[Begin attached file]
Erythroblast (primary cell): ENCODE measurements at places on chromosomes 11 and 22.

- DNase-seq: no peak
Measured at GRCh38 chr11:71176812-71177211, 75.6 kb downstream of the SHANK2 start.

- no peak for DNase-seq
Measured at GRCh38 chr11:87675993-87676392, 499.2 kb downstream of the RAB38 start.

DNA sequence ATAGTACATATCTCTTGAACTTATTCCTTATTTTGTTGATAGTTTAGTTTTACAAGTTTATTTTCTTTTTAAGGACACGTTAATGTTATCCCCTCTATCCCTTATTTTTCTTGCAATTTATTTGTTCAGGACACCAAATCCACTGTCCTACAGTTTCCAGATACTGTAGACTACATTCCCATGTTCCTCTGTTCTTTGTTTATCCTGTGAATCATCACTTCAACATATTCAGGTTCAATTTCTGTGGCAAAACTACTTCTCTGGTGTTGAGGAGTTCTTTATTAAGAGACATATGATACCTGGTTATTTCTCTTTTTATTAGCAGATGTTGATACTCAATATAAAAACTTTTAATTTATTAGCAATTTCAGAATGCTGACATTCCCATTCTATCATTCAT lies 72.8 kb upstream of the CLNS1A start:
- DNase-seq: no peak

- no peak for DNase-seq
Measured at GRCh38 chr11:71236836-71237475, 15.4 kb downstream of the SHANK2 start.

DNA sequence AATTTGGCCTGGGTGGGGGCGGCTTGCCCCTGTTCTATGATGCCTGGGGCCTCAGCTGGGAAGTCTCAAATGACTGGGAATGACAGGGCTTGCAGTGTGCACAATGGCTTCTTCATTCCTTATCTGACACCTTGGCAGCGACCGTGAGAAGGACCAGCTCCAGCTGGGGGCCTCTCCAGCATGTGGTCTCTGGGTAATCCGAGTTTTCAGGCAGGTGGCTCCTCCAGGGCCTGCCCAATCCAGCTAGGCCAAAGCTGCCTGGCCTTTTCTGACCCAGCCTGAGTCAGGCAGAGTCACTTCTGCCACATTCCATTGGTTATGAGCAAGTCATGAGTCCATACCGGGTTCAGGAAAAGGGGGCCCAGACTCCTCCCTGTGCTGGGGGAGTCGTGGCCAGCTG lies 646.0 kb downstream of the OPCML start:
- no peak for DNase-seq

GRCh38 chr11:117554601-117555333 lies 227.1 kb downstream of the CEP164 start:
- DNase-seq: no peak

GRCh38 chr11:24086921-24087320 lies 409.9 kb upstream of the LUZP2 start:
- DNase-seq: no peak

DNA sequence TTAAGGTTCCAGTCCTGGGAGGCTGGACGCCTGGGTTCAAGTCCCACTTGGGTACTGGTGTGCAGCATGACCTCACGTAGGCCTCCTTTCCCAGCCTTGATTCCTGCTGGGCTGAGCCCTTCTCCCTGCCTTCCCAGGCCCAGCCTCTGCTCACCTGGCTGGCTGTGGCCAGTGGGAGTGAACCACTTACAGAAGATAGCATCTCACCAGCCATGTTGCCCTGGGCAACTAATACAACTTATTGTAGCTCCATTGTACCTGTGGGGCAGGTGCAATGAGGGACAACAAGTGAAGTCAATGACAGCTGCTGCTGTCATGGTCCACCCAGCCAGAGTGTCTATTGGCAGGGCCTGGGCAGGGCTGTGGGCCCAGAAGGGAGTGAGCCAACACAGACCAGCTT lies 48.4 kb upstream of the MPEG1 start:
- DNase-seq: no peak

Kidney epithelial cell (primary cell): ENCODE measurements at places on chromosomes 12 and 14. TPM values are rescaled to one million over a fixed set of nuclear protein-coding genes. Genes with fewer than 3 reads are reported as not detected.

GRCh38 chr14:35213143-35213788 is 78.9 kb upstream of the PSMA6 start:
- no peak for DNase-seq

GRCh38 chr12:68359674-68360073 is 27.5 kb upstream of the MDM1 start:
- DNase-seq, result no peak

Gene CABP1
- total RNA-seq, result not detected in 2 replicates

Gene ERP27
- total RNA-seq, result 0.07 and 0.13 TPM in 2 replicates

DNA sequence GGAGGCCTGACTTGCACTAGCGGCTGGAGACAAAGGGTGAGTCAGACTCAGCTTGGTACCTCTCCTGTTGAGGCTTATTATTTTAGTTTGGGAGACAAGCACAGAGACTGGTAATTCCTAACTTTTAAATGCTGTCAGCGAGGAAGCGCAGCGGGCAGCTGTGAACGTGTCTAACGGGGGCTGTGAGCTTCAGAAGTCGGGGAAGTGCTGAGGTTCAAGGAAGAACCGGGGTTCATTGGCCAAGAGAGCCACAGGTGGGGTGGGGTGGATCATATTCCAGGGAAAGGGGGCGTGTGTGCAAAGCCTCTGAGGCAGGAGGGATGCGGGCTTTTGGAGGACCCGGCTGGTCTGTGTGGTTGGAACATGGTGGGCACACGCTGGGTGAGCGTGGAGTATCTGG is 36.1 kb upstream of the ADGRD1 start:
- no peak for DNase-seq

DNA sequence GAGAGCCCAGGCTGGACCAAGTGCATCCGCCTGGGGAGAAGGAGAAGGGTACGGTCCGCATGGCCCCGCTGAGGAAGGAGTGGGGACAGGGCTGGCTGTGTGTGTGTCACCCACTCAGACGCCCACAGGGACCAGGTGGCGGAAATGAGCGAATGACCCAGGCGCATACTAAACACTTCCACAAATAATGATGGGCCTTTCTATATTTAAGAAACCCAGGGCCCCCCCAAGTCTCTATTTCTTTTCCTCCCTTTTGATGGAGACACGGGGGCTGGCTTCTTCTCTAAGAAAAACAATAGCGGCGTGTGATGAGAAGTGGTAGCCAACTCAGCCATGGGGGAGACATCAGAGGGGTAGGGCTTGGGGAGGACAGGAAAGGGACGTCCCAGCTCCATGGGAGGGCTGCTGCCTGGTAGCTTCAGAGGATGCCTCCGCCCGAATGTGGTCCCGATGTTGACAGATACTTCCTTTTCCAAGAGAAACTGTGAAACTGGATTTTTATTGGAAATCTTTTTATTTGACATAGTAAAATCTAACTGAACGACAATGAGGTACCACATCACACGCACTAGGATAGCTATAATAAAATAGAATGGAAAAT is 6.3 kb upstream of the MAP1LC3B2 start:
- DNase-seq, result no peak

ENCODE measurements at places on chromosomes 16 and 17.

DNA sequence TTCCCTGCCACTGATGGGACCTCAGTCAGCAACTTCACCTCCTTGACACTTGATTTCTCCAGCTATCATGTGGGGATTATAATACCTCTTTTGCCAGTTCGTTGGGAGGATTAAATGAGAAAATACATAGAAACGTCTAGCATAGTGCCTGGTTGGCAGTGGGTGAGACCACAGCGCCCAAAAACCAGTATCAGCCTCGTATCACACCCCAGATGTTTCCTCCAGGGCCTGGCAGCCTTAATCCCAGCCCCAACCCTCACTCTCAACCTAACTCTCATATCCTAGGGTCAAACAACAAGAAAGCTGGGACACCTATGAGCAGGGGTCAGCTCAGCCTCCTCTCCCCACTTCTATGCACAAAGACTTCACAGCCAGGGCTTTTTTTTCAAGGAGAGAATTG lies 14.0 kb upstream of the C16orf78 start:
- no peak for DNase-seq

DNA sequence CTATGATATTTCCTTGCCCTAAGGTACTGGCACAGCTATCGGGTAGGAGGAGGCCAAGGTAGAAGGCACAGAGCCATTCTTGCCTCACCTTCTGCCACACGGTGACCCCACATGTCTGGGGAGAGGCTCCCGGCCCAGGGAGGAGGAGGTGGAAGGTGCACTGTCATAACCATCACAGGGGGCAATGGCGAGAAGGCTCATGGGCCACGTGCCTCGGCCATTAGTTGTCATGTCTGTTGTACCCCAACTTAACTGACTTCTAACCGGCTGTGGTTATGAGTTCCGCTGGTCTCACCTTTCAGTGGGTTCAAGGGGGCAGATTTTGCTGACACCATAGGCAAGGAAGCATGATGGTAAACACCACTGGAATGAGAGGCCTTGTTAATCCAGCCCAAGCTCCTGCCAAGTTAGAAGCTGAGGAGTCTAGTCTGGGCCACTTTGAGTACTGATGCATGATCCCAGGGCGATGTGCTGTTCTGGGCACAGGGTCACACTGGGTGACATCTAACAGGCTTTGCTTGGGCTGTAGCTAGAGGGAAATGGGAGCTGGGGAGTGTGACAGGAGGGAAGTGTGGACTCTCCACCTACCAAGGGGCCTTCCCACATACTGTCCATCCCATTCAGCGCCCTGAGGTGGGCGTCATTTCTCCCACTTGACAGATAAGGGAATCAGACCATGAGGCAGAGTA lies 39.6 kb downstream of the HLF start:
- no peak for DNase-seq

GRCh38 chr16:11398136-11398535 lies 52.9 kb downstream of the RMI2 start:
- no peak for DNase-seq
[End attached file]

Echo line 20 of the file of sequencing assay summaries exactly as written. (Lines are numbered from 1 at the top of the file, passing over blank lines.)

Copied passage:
- no peak for DNase-seq